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  10. Own your main house - be it in Canada or elsewhere, and do seasonal rentals for others.

    Many snowbirds have homes they rent for the winter in the States and return to yearly. I imagine it can't be that hard to find someone who would be willing to rent to you during the same period (say, October-March) year after year if you settle on a place you like. Or two places even, 4 months in California/Florida, 2 months in Whistler, 6 months in the home you own.

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  11. My wife and I are at least 20 years away from retiring, mid-50s would be great but might be pushing it.

    We have talked about owning/keeping our current home and taking a few months each year to travel. Our plan is to use dividend income or other income to rent wherever we want, when we want. That way, we're not tied to any more properties than need be. If we don't want the (existing) home space, we downsize.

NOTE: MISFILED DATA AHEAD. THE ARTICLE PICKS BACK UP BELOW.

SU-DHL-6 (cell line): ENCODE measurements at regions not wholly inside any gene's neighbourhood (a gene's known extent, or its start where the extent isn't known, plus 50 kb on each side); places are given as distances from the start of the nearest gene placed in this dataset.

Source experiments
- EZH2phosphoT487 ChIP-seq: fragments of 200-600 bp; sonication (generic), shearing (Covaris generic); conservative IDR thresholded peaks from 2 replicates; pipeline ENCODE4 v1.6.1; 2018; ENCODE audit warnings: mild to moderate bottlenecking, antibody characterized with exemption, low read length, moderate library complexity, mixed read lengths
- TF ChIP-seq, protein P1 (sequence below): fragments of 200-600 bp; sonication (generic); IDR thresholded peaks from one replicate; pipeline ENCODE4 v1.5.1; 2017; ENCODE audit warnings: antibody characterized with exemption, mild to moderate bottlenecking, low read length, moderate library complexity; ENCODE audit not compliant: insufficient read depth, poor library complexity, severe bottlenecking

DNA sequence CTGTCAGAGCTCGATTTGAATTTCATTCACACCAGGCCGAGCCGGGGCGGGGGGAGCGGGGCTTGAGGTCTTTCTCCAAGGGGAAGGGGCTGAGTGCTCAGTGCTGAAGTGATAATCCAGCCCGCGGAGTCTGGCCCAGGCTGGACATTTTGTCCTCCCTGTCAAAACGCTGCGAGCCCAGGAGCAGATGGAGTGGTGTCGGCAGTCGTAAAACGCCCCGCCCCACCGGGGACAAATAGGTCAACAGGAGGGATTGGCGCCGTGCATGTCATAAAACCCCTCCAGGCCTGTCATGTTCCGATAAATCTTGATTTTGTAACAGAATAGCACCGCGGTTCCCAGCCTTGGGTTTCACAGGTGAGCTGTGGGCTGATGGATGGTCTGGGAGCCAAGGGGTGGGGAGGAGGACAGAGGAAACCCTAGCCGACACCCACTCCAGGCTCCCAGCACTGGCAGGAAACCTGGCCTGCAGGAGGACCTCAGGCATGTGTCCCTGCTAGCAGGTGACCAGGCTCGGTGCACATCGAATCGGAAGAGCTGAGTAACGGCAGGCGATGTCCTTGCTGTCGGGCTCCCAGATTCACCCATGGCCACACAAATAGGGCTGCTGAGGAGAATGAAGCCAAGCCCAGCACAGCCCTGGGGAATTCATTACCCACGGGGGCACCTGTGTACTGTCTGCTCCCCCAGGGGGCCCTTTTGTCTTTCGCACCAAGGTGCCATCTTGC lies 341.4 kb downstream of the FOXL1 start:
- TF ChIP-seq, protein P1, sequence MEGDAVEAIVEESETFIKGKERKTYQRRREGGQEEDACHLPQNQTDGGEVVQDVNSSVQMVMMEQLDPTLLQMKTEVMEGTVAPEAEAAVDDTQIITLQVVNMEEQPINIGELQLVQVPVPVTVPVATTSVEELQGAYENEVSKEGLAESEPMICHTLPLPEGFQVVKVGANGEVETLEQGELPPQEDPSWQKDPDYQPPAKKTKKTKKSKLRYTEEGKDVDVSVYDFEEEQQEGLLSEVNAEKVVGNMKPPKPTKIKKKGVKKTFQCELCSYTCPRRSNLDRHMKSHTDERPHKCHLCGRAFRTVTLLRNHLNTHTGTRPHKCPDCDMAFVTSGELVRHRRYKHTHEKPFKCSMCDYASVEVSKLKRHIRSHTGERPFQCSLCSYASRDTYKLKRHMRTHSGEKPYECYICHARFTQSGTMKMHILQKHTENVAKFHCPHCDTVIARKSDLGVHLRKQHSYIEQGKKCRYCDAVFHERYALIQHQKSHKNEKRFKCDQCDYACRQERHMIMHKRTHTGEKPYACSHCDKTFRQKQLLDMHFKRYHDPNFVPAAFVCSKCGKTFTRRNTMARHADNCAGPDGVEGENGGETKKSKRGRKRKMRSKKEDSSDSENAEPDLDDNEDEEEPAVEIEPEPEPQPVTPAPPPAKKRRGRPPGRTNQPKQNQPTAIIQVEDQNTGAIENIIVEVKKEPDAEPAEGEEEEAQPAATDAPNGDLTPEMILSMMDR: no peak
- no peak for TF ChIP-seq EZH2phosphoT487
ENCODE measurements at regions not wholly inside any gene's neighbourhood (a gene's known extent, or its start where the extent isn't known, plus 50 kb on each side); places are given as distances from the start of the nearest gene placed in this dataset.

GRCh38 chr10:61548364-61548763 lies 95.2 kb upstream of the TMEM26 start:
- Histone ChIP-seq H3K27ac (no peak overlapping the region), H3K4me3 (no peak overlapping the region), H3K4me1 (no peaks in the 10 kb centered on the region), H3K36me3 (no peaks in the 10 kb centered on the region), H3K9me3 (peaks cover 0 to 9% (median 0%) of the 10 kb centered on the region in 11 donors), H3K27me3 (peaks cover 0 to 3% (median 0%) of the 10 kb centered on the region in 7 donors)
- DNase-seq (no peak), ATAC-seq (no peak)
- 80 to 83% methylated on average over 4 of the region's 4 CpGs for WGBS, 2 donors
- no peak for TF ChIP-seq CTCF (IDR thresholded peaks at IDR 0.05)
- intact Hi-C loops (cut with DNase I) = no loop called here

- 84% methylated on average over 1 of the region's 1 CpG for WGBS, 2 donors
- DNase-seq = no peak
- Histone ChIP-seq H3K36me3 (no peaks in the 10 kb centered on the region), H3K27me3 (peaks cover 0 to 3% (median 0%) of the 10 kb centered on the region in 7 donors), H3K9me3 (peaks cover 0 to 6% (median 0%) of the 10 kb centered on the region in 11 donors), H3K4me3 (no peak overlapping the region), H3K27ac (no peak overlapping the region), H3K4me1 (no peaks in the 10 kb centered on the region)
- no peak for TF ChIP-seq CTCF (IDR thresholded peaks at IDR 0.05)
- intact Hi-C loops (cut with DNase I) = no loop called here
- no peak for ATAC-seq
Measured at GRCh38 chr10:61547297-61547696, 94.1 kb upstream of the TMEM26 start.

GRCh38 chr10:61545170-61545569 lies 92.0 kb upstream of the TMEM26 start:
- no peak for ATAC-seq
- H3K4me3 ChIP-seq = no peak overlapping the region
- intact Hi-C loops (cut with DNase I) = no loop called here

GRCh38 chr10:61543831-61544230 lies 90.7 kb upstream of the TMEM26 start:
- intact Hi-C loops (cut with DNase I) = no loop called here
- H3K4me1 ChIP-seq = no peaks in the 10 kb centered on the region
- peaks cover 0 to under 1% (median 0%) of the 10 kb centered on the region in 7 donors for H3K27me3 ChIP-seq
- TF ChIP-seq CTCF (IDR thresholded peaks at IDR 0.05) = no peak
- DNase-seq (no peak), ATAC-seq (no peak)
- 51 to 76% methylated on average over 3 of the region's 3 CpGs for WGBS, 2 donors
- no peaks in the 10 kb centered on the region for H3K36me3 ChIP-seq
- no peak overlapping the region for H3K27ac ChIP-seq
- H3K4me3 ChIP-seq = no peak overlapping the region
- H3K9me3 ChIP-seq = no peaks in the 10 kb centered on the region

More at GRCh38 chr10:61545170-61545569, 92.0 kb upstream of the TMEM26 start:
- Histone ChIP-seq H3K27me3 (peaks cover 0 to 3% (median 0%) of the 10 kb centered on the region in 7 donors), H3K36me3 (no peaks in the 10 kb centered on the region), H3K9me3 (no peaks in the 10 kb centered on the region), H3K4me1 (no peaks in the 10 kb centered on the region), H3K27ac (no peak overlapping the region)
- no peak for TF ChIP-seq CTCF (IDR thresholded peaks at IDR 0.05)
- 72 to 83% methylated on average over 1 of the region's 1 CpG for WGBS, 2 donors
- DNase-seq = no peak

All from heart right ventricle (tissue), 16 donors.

Then again, there is always the "forever cruising" idea. Pick a variety of cruise ships with various world destinations and never get off the boats. :)

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  12. @Mark: It's funny that you mention the perpetual cruise idea because my boss came back from a cruise recently having met a woman who has been doing this for a decade after her husband died. All the workers on the cruises know her and treat her well. I like to hear about people who figure out what makes them happy and go for it.

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  13. Don't you have a moochy kid who could live rent free in your house while you're off travelling? Most families have one.